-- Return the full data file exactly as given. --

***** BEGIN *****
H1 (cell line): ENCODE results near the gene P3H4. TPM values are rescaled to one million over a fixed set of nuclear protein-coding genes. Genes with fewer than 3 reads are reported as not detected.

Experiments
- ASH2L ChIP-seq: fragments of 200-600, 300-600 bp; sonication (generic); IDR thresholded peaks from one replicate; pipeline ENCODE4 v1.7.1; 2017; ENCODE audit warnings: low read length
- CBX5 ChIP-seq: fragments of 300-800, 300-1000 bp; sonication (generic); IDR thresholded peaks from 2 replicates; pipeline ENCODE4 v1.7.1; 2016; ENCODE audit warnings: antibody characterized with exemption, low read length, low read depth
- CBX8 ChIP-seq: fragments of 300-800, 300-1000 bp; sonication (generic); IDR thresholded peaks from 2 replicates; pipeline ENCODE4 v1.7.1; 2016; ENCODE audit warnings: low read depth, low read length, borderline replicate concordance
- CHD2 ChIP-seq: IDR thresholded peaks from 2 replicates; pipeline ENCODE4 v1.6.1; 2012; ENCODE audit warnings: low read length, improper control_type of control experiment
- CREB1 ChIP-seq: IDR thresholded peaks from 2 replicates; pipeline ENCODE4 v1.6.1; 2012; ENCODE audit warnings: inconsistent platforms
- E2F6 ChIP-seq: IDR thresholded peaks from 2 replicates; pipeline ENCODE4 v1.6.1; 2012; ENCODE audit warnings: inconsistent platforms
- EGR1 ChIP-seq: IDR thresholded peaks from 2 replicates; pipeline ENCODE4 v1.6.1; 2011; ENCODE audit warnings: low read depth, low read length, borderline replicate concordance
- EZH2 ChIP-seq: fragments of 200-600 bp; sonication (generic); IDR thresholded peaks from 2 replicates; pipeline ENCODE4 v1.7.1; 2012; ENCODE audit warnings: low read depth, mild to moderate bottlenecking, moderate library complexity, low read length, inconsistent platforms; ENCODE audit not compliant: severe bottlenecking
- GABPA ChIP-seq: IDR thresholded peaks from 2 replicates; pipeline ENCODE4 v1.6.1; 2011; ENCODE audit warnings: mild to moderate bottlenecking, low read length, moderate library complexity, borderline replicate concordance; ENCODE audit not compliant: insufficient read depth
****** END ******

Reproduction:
H1 (cell line): ENCODE results near the gene P3H4. TPM values are rescaled to one million over a fixed set of nuclear protein-coding genes. Genes with fewer than 3 reads are reported as not detected.

Experiments
- ASH2L ChIP-seq: fragments of 200-600, 300-600 bp; sonication (generic); IDR thresholded peaks from one replicate; pipeline ENCODE4 v1.7.1; 2017; ENCODE audit warnings: low read length
- CBX5 ChIP-seq: fragments of 300-800, 300-1000 bp; sonication (generic); IDR thresholded peaks from 2 replicates; pipeline ENCODE4 v1.7.1; 2016; ENCODE audit warnings: antibody characterized with exemption, low read length, low read depth
- CBX8 ChIP-seq: fragments of 300-800, 300-1000 bp; sonication (generic); IDR thresholded peaks from 2 replicates; pipeline ENCODE4 v1.7.1; 2016; ENCODE audit warnings: low read depth, low read length, borderline replicate concordance
- CHD2 ChIP-seq: IDR thresholded peaks from 2 replicates; pipeline ENCODE4 v1.6.1; 2012; ENCODE audit warnings: low read length, improper control_type of control experiment
- CREB1 ChIP-seq: IDR thresholded peaks from 2 replicates; pipeline ENCODE4 v1.6.1; 2012; ENCODE audit warnings: inconsistent platforms
- E2F6 ChIP-seq: IDR thresholded peaks from 2 replicates; pipeline ENCODE4 v1.6.1; 2012; ENCODE audit warnings: inconsistent platforms
- EGR1 ChIP-seq: IDR thresholded peaks from 2 replicates; pipeline ENCODE4 v1.6.1; 2011; ENCODE audit warnings: low read depth, low read length, borderline replicate concordance
- EZH2 ChIP-seq: fragments of 200-600 bp; sonication (generic); IDR thresholded peaks from 2 replicates; pipeline ENCODE4 v1.7.1; 2012; ENCODE audit warnings: low read depth, mild to moderate bottlenecking, moderate library complexity, low read length, inconsistent platforms; ENCODE audit not compliant: severe bottlenecking
- GABPA ChIP-seq: IDR thresholded peaks from 2 replicates; pipeline ENCODE4 v1.6.1; 2011; ENCODE audit warnings: mild to moderate bottlenecking, low read length, moderate library complexity, borderline replicate concordance; ENCODE audit not compliant: insufficient read depth